(Note: This is the second part of a story that begins HERE.)
“What I want for Mr. Burns’ future is what I assume you all want for yours” I said, looking around at the blank faces in the room. “So let’s think about that, shall we? I want him to have a nice, warm, clean place to live, where he feels comfortable and doesn’t have to worry about bedbugs or sitting around in his own urine day after day. I want him to live in a place with caregivers who really do care about and understand him; people who enjoy propping him up and maintaining his dignity. I want him to have nutritious food that might actually prolong his life, not promote his death. I want him to have friends and activities that stimulate and reward his creative side. I want him to have a hot cup of coffee every morning and a sunny window to sit in when he reads because here’s a man who’s spent his entire adult life at the mercy of people with too much to do and not enough time or resources to do it. He deserves the same happiness as you or I do and that’s what I want for his future.”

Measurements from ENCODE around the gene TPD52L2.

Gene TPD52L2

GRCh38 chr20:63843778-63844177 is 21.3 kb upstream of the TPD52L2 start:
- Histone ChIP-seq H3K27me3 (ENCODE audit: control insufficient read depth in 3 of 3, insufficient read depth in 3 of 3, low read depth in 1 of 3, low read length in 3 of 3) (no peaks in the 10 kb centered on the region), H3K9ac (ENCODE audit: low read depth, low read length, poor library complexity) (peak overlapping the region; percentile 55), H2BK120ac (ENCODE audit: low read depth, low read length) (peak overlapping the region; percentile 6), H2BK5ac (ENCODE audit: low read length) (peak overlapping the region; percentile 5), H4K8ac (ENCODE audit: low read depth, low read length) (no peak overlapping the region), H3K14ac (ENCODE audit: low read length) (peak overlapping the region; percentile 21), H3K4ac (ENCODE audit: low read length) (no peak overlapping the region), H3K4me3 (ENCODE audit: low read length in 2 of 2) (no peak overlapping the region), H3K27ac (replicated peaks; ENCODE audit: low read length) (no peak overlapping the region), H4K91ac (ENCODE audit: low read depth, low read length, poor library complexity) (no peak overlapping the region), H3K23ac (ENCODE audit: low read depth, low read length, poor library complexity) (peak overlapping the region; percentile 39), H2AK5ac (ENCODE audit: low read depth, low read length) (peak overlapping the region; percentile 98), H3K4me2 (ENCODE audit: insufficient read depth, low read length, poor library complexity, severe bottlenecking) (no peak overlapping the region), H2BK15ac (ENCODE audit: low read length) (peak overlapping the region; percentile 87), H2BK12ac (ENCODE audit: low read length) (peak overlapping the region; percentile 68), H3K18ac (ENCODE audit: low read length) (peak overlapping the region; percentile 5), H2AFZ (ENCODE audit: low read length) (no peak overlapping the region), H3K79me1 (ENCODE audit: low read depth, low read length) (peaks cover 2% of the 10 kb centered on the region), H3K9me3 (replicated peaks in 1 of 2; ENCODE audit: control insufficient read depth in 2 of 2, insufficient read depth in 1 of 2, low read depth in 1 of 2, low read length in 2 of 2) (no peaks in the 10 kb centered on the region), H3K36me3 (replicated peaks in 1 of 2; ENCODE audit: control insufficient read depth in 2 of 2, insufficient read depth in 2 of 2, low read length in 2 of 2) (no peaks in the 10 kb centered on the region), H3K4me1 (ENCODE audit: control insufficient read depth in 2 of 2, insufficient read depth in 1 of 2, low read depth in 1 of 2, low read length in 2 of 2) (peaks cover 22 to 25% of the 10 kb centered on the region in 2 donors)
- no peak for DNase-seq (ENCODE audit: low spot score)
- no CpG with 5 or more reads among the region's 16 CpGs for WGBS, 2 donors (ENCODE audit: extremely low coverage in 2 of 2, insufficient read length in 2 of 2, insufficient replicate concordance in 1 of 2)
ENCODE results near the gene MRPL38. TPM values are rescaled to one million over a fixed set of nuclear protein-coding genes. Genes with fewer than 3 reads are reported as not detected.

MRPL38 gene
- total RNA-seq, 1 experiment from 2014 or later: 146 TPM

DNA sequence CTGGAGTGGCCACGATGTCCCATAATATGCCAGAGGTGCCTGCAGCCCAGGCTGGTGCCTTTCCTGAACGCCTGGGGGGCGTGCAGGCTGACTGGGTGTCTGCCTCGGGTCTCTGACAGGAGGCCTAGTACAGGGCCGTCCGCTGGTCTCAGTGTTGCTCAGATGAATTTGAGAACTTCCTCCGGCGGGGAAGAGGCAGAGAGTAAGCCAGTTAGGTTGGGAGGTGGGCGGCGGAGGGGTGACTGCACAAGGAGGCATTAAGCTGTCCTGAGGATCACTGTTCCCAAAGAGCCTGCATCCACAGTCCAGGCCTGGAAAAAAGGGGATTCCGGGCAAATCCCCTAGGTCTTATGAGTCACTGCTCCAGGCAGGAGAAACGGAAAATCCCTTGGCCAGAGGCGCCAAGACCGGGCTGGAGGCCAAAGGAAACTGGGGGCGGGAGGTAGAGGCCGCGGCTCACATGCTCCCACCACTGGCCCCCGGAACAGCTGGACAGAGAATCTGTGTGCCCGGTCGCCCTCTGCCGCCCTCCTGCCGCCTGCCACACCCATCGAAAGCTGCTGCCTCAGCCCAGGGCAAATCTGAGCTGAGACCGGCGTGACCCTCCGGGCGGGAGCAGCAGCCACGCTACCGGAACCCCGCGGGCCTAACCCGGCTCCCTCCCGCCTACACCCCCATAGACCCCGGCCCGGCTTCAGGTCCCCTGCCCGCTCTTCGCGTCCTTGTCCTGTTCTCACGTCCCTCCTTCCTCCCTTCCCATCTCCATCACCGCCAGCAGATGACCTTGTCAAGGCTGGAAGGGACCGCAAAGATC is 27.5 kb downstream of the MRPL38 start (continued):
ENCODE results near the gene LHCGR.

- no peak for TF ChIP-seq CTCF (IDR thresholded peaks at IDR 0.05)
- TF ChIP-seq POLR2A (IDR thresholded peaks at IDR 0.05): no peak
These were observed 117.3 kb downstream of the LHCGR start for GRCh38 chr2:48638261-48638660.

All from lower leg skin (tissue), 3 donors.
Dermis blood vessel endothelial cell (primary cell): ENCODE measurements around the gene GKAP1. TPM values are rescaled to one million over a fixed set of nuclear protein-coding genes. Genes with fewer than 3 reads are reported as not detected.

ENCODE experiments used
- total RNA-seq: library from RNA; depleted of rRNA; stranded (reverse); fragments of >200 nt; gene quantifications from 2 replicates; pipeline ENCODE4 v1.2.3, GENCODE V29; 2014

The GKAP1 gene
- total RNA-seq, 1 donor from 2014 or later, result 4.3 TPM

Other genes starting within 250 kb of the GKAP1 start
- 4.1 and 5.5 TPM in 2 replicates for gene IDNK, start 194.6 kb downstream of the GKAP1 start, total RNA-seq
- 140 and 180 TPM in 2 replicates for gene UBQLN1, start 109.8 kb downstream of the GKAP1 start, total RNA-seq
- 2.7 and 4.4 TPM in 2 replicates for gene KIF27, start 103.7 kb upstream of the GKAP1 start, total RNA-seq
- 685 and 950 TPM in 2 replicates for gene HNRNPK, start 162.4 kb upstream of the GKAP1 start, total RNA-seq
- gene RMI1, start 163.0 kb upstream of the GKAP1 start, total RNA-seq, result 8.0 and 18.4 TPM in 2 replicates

They all sat there for a long minute staring at their paperwork. No “Happiness” box to tick off, no “Needs a foster family” option. Finally, the social worker said: “We really appreciate your feedback Miss Adcock. He’ll be discharged on Saturday. Feel free to call us if there’s anything else we can do.”
I fought the urge to ask what they’d done so far and let the words sink in, hoping I could remember them exactly. Then I left the rehabilitation center and drove to WalMart where: with what would have been Walt’s next rent payment I bought him all new clothes including socks and underwear, a coat, a new pillow, a mattress cover, a reading lamp, a thermal coffee cup, some reading glasses, an electric razor, a television (because mine is in the bedroom) and an old-school antenna. That afternoon when I got home I disassembled my living room and had a big, screaming fist fight with God, who by all accounts, had just given Walter exactly what I’d asked for.
also see Slick City